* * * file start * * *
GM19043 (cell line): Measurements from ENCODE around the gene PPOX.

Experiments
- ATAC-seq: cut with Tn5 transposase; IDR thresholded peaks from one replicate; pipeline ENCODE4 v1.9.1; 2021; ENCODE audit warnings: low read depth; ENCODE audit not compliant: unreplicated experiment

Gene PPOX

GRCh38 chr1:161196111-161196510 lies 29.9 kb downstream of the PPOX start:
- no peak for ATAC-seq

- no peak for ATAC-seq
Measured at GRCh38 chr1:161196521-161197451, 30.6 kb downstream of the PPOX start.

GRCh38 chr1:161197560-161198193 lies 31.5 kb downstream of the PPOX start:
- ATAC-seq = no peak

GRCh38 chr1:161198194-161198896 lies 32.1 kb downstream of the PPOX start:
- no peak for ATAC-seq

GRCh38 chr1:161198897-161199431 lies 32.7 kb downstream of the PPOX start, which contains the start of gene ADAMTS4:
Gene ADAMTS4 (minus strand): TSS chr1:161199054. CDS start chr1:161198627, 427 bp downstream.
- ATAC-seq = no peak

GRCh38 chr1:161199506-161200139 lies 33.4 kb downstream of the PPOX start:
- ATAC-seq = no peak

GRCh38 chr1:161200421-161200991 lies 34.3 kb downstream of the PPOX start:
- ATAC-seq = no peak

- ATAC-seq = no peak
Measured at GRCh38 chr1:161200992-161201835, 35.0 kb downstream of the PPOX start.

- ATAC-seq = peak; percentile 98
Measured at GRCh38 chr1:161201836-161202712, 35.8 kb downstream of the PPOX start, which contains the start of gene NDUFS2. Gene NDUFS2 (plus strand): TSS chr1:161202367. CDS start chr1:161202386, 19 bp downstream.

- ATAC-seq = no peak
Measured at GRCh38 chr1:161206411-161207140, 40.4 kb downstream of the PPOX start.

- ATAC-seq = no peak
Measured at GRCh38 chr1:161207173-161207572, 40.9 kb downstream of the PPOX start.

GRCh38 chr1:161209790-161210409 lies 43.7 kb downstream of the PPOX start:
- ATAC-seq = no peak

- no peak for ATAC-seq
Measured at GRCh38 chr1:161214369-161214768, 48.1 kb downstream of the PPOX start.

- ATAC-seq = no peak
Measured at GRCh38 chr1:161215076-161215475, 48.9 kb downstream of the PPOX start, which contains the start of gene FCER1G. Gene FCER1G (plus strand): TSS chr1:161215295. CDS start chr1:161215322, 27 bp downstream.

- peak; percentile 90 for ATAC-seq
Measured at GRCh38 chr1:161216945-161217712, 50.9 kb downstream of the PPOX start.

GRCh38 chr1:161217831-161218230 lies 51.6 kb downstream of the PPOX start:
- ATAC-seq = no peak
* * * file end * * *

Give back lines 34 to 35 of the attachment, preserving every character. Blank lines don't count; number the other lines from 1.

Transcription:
- peak; percentile 90 for ATAC-seq
Measured at GRCh38 chr1:161216945-161217712, 50.9 kb downstream of the PPOX start.